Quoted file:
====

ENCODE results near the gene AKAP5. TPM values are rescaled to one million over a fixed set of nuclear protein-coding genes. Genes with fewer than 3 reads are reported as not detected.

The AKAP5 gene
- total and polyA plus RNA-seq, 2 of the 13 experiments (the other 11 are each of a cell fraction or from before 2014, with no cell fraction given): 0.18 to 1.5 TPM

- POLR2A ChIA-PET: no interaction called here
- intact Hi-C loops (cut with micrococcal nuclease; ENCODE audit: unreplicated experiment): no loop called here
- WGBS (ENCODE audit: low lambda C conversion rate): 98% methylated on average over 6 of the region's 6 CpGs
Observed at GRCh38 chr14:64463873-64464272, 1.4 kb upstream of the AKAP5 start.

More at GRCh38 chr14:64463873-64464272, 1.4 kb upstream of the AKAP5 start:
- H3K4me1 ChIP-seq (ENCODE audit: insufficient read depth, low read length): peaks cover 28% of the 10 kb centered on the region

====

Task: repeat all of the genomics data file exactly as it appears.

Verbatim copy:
ENCODE results near the gene AKAP5. TPM values are rescaled to one million over a fixed set of nuclear protein-coding genes. Genes with fewer than 3 reads are reported as not detected.

The AKAP5 gene
- total and polyA plus RNA-seq, 2 of the 13 experiments (the other 11 are each of a cell fraction or from before 2014, with no cell fraction given): 0.18 to 1.5 TPM

- POLR2A ChIA-PET: no interaction called here
- intact Hi-C loops (cut with micrococcal nuclease; ENCODE audit: unreplicated experiment): no loop called here
- WGBS (ENCODE audit: low lambda C conversion rate): 98% methylated on average over 6 of the region's 6 CpGs
Observed at GRCh38 chr14:64463873-64464272, 1.4 kb upstream of the AKAP5 start.

More at GRCh38 chr14:64463873-64464272, 1.4 kb upstream of the AKAP5 start:
- H3K4me1 ChIP-seq (ENCODE audit: insufficient read depth, low read length): peaks cover 28% of the 10 kb centered on the region